Despite fatigue, enhanced acute autonomic cardiac responses when coping with more demanding performances in our study (i.e., increased vagal indexes with no differences in sympathetic arousal) support the idea of better pulmonary and cardiac synchronic coupling (4, 17) in response to highly demanding performances in healthy professionals. Similar to the exercise, regular practice and higher intensities might indeed augment the somatosensory nerve traffic in the brainstem (8), increasing its cardio-protector benefits. Although some studies (1) previously showed that playing wind instruments increased HR in professional musicians, others (5) already highlighted that HRV was able to detect changes in response to subtle manipulations neglected by HR dynamics. That is the vagal reactivation in the hardest TD in our study parallel to the increase in HR.

Since it has been suggested that continuing to play music during the aging process can be physically sustaining and cognitively beneficial, if the musician also pays adequate attention to technique, training schedules, and physical conditioning to avoid overload from other causes (18), playing wind instruments becomes largely recommendable in terms of quality of life through the lifespan. Based on the assumption of the cardiac autonomic modulation as reflecting psychophysiological health (5), HRV would be useful to monitor autonomic fatigue and help musicians to periodize the alternation of high demanding music training or performing, with short periods of rest or light training looking for autonomic recovery, similar to sports training periodization (19).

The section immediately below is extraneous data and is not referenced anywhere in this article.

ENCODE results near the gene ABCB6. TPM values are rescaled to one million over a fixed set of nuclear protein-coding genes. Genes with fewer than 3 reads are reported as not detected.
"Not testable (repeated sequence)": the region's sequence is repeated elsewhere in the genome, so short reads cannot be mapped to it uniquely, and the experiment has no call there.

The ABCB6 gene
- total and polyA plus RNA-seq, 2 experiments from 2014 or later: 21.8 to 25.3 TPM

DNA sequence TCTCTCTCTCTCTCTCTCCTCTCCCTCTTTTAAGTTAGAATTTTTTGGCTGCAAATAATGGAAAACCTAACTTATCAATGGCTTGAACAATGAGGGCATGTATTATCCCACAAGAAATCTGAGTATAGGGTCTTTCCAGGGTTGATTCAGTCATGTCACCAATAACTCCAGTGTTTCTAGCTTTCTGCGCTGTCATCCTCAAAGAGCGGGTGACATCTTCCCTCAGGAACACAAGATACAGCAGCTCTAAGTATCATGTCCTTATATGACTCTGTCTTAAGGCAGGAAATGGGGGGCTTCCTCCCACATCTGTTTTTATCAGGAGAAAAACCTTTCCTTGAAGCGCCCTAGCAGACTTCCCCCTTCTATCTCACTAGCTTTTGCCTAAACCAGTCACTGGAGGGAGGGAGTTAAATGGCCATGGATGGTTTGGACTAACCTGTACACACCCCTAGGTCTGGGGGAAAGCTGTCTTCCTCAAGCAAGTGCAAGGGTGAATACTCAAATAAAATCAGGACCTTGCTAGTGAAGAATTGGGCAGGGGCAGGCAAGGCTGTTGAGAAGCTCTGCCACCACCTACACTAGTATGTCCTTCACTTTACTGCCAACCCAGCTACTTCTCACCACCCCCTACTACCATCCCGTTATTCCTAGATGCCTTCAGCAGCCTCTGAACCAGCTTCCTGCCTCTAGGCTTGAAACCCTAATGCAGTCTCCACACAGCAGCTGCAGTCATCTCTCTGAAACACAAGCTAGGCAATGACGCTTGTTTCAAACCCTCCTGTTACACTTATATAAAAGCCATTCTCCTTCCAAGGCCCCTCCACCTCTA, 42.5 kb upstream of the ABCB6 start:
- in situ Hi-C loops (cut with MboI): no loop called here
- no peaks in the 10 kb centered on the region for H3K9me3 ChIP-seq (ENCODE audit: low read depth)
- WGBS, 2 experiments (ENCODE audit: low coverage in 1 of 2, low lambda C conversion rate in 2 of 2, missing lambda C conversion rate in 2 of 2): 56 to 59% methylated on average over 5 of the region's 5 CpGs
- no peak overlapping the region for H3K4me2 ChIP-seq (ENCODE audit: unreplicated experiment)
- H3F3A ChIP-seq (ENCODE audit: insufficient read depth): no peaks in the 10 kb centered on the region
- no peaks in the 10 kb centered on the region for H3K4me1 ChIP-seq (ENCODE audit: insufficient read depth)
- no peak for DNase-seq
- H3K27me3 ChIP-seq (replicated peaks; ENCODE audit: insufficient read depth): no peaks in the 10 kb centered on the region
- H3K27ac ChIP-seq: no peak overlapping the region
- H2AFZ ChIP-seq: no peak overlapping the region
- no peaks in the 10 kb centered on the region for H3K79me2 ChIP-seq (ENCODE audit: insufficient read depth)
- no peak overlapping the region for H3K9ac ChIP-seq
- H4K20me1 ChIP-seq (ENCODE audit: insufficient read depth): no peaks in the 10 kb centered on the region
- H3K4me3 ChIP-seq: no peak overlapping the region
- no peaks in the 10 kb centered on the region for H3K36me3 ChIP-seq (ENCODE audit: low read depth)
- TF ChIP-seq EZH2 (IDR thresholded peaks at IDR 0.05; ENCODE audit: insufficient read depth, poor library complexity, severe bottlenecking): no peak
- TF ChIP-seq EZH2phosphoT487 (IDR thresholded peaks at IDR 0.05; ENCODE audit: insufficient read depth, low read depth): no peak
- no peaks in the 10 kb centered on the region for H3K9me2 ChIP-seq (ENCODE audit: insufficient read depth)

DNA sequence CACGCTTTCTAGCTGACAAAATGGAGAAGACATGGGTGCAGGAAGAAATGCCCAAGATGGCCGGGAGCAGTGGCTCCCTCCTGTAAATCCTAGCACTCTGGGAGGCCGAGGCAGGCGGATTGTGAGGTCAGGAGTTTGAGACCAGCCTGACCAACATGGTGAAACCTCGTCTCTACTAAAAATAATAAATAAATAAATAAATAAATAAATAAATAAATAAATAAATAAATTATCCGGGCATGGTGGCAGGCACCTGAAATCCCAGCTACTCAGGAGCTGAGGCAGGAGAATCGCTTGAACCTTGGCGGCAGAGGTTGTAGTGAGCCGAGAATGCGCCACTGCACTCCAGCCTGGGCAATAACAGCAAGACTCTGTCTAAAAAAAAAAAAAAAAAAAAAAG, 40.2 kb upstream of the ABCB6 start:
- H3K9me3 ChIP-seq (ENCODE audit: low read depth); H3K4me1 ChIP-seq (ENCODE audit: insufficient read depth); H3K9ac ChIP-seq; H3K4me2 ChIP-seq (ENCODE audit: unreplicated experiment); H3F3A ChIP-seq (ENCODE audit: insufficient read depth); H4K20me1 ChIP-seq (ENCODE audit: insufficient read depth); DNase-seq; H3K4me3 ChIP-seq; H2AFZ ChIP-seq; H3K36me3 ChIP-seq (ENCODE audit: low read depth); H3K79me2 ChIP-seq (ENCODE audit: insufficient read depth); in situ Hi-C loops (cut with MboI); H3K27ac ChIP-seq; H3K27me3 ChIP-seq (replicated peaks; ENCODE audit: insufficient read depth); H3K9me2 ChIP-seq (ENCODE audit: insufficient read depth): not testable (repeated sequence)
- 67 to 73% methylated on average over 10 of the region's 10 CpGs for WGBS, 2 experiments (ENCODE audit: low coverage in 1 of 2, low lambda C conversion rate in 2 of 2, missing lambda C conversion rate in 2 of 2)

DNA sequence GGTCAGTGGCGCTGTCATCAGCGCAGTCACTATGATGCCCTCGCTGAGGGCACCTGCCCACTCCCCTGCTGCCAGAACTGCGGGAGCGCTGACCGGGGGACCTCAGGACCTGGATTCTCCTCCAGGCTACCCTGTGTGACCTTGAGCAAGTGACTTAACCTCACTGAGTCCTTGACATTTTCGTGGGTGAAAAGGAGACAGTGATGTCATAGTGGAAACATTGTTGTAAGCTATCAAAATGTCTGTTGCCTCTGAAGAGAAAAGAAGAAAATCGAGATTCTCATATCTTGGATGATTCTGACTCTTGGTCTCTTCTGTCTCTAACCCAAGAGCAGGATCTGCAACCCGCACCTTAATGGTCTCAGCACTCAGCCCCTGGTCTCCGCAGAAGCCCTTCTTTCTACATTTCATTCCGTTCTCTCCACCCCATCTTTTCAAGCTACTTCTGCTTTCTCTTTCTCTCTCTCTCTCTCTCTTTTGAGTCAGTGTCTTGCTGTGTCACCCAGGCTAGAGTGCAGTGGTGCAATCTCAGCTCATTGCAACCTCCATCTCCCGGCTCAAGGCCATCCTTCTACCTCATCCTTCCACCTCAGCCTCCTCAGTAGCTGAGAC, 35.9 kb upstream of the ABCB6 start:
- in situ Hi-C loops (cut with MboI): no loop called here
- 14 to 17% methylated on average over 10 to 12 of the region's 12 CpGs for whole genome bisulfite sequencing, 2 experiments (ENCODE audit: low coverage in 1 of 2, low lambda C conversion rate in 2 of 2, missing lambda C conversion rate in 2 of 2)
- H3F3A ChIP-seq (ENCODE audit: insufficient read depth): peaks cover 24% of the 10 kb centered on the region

5.1. Conclusions

In conclusion, playing wind instruments is established to be healthy in terms of autonomic modulation and cardiovascular functioning, and HRV is also confirmed to be useful in this field. However, it is important to point out that we had a very small sample, and we analyzed only acute responses, which is a limitation of our study. Our conclusions might be also limited because we had different instruments and pieces of music and the fact that participants had different academic levels and may have influenced the perception of the TD, thereby becoming a potential source of bias. Future studies with larger heterogeneous samples and direct measures of the breathing and cardiac neural coupling will help better understanding of these cardio-protection relationships, so we recommend that other authors should do this work with larger and specifier sample sizes.